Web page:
By the age of seven, most children can break words down into syllables and phonemes.
Learning about syllables is an important step that your child must master when learning to read longer and more complex words.
There are various ways to help your child develop phonological awareness at home, and one is via multisyllabic words speech therapy.
Syllabication activities can help your child achieve their multisyllabic word goals.
Keep reading to find out how to teach multisyllabic words, as well as some fun multisyllabic words activities you can engage your kindergarten-aged children in.
Multisyllabic Words Speech Therapy
Around half of four-year-old children can already recognize syllables within words.
Mastering syllables will not only help your child read, but it will also help enormously with spelling and comprehension.
How To Teach Multisyllabic Words
When teaching multisyllabic words, your child should first master how to recognize a syllable within a word.
If your child struggles to recognize different syllables within a word, then have them hold their hand under their chin as they say the word.
Their chin will touch their hand at each syllable, syl-la-ble, to help them count out the different sounds in words more easily.
Once they have a slightly better grasp of what syllables are, you can clap along with the syllables within different words.
Have a list of simple, single, multisyllable words ready for practice.
Try to stick to using words that they already have in their vocabulary.
Two syllable words you might use for clapping syllables include yellow, kitten, cactus, winter, picnic, puppy, tractor, window, and chicken.
For three syllable words, you may use: fantastic, December, dinosaur, afternoon, elephant, and ladybug.
But don’t forget to throw some single-syllable words in there, too, so they can count the difference.
Later on in your child’s education, you might want to teach syllables using structural analysis, namely prefix, stem, and suffix.
Still, syllable division is a simpler introduction to syllables for younger children.
There are six syllable types in total, but we usually teach two types, open and closed syllables, at kindergarten age.
Just like when you’re teaching phonics, you use the word igloo over ice; you also need to limit the multisyllable words you use as examples.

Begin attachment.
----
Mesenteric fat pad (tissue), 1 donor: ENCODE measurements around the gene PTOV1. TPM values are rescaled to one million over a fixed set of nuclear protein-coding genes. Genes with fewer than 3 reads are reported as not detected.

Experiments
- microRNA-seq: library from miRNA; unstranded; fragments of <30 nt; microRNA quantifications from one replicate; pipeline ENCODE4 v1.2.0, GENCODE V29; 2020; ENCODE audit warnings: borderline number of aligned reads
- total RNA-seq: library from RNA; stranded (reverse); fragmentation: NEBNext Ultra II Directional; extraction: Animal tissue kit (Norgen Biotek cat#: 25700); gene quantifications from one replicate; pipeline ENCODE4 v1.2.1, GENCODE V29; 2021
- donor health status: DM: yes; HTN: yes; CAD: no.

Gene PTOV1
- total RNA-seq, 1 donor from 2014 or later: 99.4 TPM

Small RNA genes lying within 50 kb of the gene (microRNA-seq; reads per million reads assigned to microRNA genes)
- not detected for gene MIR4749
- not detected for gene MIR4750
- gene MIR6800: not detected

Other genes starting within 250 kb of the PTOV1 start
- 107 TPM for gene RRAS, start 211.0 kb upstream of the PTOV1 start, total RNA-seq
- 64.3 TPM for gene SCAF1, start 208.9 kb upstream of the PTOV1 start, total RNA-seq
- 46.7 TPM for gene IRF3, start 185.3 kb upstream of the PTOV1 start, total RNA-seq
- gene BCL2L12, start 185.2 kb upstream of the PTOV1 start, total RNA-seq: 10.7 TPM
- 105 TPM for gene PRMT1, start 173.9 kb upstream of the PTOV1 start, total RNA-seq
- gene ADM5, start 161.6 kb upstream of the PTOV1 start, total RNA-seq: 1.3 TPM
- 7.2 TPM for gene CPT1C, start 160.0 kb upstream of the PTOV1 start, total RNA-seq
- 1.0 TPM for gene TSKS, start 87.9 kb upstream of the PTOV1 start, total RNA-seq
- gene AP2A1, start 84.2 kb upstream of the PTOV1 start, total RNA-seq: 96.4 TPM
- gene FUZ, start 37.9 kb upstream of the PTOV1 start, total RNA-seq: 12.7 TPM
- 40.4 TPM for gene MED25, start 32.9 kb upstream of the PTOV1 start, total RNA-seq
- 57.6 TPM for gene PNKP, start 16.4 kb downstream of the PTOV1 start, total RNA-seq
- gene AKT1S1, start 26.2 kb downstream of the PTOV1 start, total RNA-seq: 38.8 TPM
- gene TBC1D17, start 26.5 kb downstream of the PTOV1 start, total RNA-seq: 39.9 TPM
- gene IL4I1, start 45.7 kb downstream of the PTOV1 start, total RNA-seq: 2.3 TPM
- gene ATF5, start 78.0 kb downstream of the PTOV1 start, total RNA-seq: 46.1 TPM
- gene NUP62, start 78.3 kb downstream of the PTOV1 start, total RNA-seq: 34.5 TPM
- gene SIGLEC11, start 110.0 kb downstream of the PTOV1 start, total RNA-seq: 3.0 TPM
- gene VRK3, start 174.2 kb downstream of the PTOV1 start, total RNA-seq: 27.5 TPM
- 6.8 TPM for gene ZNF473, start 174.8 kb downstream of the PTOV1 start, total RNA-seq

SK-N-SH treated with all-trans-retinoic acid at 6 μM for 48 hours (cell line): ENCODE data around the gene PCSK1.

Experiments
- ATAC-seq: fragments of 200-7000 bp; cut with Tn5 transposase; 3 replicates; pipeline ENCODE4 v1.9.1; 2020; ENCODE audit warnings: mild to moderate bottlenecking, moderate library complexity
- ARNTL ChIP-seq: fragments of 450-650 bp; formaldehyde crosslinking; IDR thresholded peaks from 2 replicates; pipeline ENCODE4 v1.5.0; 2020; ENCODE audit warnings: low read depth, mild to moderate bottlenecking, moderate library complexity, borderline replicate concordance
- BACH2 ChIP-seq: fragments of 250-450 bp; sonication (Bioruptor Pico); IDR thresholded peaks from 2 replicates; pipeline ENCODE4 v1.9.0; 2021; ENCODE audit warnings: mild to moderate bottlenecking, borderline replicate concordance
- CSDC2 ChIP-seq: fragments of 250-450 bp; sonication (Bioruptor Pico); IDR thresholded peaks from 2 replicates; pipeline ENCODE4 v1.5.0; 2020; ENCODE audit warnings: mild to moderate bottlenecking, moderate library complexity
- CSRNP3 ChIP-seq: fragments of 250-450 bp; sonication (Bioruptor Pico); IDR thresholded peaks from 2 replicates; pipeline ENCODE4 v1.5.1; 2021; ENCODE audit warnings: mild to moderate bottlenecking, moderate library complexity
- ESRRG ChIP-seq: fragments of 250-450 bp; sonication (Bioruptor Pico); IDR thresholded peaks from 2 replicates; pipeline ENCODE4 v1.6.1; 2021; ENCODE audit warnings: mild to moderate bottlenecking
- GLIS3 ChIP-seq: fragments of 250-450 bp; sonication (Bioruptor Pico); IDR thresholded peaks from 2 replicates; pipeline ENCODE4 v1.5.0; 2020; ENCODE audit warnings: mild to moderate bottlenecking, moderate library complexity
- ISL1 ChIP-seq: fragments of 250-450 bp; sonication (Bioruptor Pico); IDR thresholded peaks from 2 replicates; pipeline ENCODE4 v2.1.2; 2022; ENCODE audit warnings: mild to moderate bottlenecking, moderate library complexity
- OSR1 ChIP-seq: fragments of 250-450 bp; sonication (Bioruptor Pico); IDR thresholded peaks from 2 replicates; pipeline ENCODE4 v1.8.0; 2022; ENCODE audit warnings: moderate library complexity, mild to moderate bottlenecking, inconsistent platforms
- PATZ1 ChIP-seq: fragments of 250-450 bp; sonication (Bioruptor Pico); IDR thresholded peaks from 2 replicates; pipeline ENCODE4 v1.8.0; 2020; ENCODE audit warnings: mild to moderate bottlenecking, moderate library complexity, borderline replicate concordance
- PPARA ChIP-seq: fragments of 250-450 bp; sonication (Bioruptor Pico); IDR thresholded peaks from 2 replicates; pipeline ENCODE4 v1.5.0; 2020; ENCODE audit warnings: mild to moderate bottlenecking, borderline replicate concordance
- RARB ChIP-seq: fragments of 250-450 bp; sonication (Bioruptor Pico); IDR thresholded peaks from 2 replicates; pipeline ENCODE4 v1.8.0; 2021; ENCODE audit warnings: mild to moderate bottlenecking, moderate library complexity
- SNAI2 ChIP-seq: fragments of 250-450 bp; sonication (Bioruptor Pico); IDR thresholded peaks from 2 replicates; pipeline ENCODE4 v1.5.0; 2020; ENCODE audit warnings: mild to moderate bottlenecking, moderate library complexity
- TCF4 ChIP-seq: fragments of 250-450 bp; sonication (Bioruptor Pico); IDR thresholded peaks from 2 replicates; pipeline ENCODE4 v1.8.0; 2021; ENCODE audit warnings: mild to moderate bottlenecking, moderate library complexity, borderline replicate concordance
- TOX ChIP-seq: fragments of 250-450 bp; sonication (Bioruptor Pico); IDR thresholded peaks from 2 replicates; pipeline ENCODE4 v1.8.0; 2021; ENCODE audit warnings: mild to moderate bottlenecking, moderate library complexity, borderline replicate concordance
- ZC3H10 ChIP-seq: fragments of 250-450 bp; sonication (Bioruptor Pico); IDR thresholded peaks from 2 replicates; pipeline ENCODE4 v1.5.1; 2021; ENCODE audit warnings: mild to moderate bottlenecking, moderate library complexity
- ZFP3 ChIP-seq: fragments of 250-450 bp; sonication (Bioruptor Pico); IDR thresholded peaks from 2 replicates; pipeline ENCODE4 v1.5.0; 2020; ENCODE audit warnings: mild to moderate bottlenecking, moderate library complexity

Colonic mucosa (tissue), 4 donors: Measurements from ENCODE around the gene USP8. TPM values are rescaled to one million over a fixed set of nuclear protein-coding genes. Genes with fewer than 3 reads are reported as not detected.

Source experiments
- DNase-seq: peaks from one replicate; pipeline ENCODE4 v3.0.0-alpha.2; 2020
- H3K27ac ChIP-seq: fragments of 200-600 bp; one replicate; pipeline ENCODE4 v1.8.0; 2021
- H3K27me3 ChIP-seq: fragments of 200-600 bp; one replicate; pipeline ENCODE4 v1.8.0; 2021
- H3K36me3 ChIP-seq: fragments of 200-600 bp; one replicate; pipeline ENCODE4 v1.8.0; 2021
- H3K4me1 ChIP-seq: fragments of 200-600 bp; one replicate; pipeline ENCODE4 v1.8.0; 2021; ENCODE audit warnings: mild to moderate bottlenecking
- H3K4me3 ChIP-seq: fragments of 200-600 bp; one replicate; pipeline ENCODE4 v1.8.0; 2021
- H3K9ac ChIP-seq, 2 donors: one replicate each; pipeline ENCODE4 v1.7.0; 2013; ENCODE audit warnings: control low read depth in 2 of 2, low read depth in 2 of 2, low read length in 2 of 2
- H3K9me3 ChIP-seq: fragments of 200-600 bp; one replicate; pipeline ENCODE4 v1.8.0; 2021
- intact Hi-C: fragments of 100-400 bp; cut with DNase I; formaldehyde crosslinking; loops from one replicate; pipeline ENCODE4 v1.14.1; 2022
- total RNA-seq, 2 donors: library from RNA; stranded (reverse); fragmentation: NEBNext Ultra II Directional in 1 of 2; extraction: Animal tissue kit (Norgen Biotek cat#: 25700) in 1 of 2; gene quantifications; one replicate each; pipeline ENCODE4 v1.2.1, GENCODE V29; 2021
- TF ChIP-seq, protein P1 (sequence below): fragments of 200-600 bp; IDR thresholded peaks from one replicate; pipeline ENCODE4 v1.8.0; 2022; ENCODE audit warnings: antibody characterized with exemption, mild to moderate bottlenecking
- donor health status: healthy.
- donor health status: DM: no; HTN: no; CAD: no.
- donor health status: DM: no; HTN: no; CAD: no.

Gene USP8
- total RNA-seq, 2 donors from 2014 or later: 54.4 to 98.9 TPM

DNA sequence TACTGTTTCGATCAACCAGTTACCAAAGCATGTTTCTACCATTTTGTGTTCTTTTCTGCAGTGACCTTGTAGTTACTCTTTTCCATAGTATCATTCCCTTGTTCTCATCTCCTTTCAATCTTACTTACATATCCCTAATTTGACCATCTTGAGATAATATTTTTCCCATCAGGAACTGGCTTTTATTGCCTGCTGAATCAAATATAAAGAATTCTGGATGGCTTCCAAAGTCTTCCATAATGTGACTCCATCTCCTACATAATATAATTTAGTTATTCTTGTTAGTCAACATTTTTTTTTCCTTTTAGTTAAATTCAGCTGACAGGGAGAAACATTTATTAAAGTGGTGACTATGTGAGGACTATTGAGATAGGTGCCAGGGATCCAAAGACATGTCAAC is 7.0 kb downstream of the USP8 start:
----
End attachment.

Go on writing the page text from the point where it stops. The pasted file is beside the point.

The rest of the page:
That because there are lots of exceptions to the rules that they’re just not ready for yet.
Open and Closed Syllables
Before teaching them basic syllable division, establish that they know the difference between open and closed syllables.
- Open Syllables: These end in vowels and have a long vowel sound; words like “he”, “no”, and “hi”.
- Closed Syllables: These end in consonants and have a short vowel sound; words like “hem”, “cat”, and “sun”.
Once they understand how to pronounce single syllables like this, they can start reading slightly longer words that have been broken down into parts.
If you’re helping them read a book, always have a whiteboard or pen and paper with you so you can break down multisyllabic words for them.
Then when they’re ready, you can teach them how to break them down by themselves.
Syllable Division Patterns
Start by having them circle all of the vowels or vowel graphemes within the word and tell you what they are.
It will help them identify how many sounds or syllables they should expect when reading the word out loud.
- First Pattern: VCCV
The first syllable division pattern to look out for is a vowel, followed by two consonants and another vowel.
You split these patterns between the two consonants (VC-CV), for example, fan-tas-tic and hap-pen.
Have them split words that contain this pattern into sections by drawing a line in the space between where two consonants appear together.